U.S. Noncommittal on Recognizing Croatia, Slovenia : Diplomacy: It faces the dilemma of standing by principle or yielding to reality on breakaway republics.

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The Bush Administration remained conspicuously noncommittal toward Croatia on Tuesday in the face of the European Community’s decision to recognize breakaway Yugoslav republics in January, a move that presents Washington with the difficult choice of standing by principle or giving way to reality.

The State Department greeted the EC’s declaration by welcoming the month of breathing space before the EC accepts Croatia and Slovenia as independent states.

State Department spokesman Richard Boucher said the delay “will allow more time” for U.N. Secretary General Javier Perez de Cuellar and Britain’s Lord Carrington, the EC’s designated Yugoslav mediator, to seek yet another truce, acceptance of U.N. peacekeepers and a political settlement.


But a White House official said the Administration remains concerned about “the negative effects of recognition” of the two break-away republics by the EC, possibly on Jan. 15.

“We haven’t decided whether we’ll go along with them (the EC) when the time comes,” the official said.

The EC and the United States have insisted that new nations meet certain criteria, such as respect for frontiers and human rights, before they will extend recognition--criteria that many officials believe Croatia and Slovenia have not met.

The Administration is sympathetic to the frustrations of Germany and other EC members who want to recognize the two republics and who argue that to do so might help halt the aggressive actions of Serbia. But it fears that recognition will intensify the violence and spread the conflict to other parts of Yugoslavia and beyond, as Croatia gets new arms and as Serbia and the Serb-dominated federal army turn in frustration on Bosnia-Herzegovina and Macedonia, a senior official said.

Albania and Bulgaria--and Turkey and Greece--could easily be pulled into the wider disputes, an Administration official said, as the present conflict between largely Roman Catholic Croatia and mainly Eastern Orthodox Serbia begins to involve Yugoslavia’s Muslims, including those who still look to Turkey for protection.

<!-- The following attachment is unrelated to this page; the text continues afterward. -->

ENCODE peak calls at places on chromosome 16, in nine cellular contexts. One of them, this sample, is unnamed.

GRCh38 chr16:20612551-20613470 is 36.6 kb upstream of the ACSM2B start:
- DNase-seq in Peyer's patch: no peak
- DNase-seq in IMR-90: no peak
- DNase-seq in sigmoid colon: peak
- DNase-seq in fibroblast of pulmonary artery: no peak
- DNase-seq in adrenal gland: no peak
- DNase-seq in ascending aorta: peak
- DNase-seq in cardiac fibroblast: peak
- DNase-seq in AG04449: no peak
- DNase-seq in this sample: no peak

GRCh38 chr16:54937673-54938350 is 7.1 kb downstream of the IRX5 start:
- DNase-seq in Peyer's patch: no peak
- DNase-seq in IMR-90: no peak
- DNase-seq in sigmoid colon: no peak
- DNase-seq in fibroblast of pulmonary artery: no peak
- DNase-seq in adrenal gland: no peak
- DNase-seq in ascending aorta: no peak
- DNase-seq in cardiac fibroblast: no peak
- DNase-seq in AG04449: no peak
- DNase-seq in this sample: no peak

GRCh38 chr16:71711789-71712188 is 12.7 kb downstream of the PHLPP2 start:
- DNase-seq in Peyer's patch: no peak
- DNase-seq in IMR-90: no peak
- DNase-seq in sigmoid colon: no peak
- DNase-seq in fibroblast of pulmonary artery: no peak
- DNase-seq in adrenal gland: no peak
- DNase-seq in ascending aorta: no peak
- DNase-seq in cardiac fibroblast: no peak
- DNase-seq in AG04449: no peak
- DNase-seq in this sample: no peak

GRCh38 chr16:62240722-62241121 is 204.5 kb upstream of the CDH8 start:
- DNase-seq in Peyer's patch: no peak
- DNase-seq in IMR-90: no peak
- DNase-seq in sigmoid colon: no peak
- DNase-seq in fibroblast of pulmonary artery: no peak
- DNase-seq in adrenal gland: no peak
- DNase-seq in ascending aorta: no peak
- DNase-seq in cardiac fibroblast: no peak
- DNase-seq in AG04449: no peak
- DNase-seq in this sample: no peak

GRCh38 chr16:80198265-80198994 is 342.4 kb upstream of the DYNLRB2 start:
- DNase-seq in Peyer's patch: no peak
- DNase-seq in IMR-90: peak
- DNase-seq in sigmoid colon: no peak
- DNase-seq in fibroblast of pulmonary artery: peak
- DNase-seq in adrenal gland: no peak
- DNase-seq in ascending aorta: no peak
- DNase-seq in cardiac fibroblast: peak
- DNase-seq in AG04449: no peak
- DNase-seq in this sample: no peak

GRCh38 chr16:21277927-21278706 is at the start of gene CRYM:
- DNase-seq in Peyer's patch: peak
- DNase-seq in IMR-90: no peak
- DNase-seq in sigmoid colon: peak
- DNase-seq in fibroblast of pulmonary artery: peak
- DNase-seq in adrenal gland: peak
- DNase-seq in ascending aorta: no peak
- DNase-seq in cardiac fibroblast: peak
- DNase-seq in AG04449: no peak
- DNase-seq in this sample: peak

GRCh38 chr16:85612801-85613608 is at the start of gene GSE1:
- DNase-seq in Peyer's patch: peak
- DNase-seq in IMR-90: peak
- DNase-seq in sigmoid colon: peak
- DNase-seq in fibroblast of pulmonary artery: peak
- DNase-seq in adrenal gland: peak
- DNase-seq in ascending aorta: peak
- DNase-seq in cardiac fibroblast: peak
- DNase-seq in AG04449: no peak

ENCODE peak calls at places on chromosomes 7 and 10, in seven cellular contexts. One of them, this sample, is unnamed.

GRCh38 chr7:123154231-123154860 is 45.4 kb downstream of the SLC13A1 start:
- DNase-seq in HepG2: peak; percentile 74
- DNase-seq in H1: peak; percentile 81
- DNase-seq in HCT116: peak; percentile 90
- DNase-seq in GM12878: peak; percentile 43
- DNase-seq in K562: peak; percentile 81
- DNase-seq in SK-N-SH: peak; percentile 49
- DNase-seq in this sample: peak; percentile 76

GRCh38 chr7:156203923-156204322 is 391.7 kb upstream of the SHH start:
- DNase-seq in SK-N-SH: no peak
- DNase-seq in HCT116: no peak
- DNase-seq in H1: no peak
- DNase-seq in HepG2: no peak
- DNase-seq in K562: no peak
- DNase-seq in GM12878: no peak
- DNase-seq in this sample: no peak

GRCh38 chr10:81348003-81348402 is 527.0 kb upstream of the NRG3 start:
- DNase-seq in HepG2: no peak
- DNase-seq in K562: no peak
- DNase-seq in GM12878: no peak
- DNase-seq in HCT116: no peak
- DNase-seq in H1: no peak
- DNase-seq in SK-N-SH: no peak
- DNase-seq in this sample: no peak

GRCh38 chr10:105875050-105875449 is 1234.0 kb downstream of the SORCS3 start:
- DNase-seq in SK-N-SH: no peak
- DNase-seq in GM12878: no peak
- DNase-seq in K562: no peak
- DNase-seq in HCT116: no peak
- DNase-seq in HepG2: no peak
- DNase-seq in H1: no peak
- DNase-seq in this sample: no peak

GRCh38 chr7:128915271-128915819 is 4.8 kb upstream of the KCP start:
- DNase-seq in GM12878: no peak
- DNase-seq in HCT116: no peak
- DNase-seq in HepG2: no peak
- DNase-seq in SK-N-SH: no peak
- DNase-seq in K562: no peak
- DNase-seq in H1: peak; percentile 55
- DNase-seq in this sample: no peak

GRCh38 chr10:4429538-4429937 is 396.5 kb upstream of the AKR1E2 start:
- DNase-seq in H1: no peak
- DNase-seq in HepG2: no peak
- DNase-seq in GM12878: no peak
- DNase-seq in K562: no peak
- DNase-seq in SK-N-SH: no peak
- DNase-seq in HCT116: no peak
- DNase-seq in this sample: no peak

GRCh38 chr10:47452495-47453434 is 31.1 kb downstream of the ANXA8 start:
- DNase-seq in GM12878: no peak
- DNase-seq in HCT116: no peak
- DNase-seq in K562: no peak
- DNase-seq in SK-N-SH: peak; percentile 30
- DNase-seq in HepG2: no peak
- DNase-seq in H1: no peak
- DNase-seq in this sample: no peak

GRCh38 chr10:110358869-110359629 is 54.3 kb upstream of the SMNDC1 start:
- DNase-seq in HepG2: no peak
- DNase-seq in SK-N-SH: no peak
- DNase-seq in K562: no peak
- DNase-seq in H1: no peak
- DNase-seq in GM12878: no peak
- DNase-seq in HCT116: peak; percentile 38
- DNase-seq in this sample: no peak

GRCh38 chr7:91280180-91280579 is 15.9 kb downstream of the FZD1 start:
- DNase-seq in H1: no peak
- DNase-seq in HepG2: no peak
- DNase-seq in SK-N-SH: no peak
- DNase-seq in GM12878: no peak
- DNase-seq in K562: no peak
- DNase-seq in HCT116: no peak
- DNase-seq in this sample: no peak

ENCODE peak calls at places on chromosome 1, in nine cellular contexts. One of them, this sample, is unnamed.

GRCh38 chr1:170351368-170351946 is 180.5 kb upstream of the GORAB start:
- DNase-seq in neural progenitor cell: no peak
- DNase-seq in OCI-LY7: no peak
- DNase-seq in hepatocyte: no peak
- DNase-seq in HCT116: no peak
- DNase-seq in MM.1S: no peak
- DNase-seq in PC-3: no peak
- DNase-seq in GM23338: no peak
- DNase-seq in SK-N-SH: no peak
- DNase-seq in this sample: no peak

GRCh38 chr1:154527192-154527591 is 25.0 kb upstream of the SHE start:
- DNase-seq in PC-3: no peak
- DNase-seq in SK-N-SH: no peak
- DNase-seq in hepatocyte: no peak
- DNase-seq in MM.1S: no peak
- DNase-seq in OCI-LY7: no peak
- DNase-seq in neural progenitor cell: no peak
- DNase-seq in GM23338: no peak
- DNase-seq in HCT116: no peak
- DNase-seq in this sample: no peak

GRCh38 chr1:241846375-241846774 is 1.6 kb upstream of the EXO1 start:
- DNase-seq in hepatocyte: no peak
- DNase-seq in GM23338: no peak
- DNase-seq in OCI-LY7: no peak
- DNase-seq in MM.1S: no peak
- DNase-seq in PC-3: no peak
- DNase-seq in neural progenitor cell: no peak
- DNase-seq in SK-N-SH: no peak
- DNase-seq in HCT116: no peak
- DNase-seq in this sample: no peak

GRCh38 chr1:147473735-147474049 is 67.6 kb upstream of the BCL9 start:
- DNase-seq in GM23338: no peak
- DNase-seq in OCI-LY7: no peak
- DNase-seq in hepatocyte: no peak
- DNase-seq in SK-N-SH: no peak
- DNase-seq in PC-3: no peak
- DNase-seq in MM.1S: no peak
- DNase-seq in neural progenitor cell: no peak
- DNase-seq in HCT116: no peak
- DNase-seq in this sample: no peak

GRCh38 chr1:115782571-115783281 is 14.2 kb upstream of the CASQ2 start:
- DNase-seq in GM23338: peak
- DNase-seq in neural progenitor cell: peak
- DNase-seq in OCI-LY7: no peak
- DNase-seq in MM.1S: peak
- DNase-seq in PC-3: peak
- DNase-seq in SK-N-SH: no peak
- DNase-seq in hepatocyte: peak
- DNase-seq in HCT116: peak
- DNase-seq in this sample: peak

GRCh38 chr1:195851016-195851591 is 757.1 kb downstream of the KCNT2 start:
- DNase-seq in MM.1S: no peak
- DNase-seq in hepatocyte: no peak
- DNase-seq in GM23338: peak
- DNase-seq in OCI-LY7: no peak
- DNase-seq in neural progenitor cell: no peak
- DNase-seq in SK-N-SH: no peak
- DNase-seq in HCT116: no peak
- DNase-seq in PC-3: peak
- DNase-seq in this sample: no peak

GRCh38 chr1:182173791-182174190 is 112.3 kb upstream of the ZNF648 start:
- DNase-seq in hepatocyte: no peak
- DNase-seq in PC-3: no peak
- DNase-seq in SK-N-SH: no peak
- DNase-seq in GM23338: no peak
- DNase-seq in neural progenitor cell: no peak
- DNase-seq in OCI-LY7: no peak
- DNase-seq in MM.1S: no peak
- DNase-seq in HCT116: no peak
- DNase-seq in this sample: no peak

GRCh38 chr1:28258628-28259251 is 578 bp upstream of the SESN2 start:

The Administration also fears that recognition will make a shambles of the broader principles that the United States and the EC have set as conditions for recognizing the independence of an East European state or a Soviet republic such as Ukraine. These include democratic self-determination without use of force, observance of existing internal and external borders, respect for human and minority rights and acceptance by the new states of the treaty obligations of their predecessor nations.


Ukraine has met, or is now meeting, these conditions, and its “earned recognition” by the United States is virtually assured, officials have indicated.

But Croatia’s efforts to leave Yugoslavia have been far from peaceful, with thousands having been killed since its June declaration of independence, the officials noted. Also, there is doubt about the commitment of Croatian President Franjo Tudjman to democracy and to protecting the Serbian minority within his republic.

If the United States now refuses to join the 12-nation EC in recognizing Croatia and Slovenia, the Administration will break its pattern of following the EC’s lead on the Balkans and destroy the valued unity with which the West has dealt with Eastern Europe and the Soviet Union.

It would also place the United States in direct opposition to the new Germany, which, in leading the drive for recognition of Croatia and Slovenia, is flexing its political muscle, U.S. officials admit.

Despite its predicament, the United States maintains its continuing solidarity with the Europeans. “We continue to place a high value on the European Community’s leading role in seeking a political settlement of the Yugoslav crisis,” declared Boucher, “. . . and on U.S.-EC political cooperation on this issue.”

But a White House official said that “while we understand the motivation of some EC members, we still think the slower approach would minimize bloodshed.”